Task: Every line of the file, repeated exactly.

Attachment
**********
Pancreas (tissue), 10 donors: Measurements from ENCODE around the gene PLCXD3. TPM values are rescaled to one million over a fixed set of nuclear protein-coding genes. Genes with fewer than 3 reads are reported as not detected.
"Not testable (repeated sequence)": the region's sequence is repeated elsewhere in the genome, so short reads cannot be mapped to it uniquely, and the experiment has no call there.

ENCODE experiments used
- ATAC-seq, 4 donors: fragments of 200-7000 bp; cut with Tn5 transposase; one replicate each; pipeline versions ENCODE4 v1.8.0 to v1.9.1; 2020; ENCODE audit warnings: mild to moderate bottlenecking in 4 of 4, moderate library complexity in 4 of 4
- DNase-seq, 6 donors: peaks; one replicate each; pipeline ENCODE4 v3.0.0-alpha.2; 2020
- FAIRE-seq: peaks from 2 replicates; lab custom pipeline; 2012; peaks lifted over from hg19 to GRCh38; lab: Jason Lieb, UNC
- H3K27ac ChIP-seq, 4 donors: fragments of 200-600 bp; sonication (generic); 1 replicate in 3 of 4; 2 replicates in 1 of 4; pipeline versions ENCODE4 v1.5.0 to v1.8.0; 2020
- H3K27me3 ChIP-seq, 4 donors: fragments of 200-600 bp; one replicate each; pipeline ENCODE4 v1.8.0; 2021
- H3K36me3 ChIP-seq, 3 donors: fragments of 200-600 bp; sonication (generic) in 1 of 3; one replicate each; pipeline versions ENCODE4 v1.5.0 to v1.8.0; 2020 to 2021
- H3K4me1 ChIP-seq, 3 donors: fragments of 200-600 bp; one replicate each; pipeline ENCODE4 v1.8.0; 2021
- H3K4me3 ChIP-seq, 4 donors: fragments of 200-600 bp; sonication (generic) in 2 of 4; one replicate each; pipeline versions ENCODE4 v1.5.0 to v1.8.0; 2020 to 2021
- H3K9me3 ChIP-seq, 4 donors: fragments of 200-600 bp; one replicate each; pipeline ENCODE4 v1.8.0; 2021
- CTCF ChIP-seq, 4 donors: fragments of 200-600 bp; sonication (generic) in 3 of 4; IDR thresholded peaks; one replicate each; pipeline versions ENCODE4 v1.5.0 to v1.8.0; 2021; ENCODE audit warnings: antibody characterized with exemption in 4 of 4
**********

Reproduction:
Pancreas (tissue), 10 donors: Measurements from ENCODE around the gene PLCXD3. TPM values are rescaled to one million over a fixed set of nuclear protein-coding genes. Genes with fewer than 3 reads are reported as not detected.
"Not testable (repeated sequence)": the region's sequence is repeated elsewhere in the genome, so short reads cannot be mapped to it uniquely, and the experiment has no call there.

ENCODE experiments used
- ATAC-seq, 4 donors: fragments of 200-7000 bp; cut with Tn5 transposase; one replicate each; pipeline versions ENCODE4 v1.8.0 to v1.9.1; 2020; ENCODE audit warnings: mild to moderate bottlenecking in 4 of 4, moderate library complexity in 4 of 4
- DNase-seq, 6 donors: peaks; one replicate each; pipeline ENCODE4 v3.0.0-alpha.2; 2020
- FAIRE-seq: peaks from 2 replicates; lab custom pipeline; 2012; peaks lifted over from hg19 to GRCh38; lab: Jason Lieb, UNC
- H3K27ac ChIP-seq, 4 donors: fragments of 200-600 bp; sonication (generic); 1 replicate in 3 of 4; 2 replicates in 1 of 4; pipeline versions ENCODE4 v1.5.0 to v1.8.0; 2020
- H3K27me3 ChIP-seq, 4 donors: fragments of 200-600 bp; one replicate each; pipeline ENCODE4 v1.8.0; 2021
- H3K36me3 ChIP-seq, 3 donors: fragments of 200-600 bp; sonication (generic) in 1 of 3; one replicate each; pipeline versions ENCODE4 v1.5.0 to v1.8.0; 2020 to 2021
- H3K4me1 ChIP-seq, 3 donors: fragments of 200-600 bp; one replicate each; pipeline ENCODE4 v1.8.0; 2021
- H3K4me3 ChIP-seq, 4 donors: fragments of 200-600 bp; sonication (generic) in 2 of 4; one replicate each; pipeline versions ENCODE4 v1.5.0 to v1.8.0; 2020 to 2021
- H3K9me3 ChIP-seq, 4 donors: fragments of 200-600 bp; one replicate each; pipeline ENCODE4 v1.8.0; 2021
- CTCF ChIP-seq, 4 donors: fragments of 200-600 bp; sonication (generic) in 3 of 4; IDR thresholded peaks; one replicate each; pipeline versions ENCODE4 v1.5.0 to v1.8.0; 2021; ENCODE audit warnings: antibody characterized with exemption in 4 of 4